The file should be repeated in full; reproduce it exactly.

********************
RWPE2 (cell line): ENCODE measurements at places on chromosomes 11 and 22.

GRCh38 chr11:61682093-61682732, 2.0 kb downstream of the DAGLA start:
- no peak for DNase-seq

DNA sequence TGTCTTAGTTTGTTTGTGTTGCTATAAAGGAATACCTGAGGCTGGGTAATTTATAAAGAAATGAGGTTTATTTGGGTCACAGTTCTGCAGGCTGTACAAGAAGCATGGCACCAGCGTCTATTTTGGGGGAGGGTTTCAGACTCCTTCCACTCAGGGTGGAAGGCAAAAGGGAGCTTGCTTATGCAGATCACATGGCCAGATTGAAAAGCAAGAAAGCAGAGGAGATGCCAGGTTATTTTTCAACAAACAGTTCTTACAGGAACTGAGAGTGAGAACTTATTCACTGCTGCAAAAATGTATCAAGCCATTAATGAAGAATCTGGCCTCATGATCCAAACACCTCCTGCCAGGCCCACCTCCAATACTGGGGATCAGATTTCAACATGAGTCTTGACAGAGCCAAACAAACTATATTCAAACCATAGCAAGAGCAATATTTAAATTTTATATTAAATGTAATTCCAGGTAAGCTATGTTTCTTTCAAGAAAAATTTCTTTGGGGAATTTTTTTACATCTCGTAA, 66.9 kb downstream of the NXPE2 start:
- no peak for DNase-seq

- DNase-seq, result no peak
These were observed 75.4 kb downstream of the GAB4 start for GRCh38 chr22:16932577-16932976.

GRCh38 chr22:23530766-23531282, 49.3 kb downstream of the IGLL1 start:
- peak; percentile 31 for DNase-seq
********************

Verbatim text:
RWPE2 (cell line): ENCODE measurements at places on chromosomes 11 and 22.

GRCh38 chr11:61682093-61682732, 2.0 kb downstream of the DAGLA start:
- no peak for DNase-seq

DNA sequence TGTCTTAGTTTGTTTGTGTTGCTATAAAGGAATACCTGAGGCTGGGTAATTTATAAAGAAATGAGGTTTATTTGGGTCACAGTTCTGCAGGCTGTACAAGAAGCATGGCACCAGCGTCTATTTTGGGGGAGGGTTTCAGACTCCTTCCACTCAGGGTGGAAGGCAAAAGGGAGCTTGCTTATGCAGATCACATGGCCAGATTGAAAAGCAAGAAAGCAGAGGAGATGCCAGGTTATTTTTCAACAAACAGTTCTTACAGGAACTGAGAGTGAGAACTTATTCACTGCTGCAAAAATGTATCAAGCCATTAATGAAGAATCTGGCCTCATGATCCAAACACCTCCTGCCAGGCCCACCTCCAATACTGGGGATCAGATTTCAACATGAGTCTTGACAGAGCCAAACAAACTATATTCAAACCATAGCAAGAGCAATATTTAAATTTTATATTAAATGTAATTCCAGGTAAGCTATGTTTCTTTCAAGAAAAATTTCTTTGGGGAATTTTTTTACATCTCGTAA, 66.9 kb downstream of the NXPE2 start:
- no peak for DNase-seq

- DNase-seq, result no peak
These were observed 75.4 kb downstream of the GAB4 start for GRCh38 chr22:16932577-16932976.

GRCh38 chr22:23530766-23531282, 49.3 kb downstream of the IGLL1 start:
- peak; percentile 31 for DNase-seq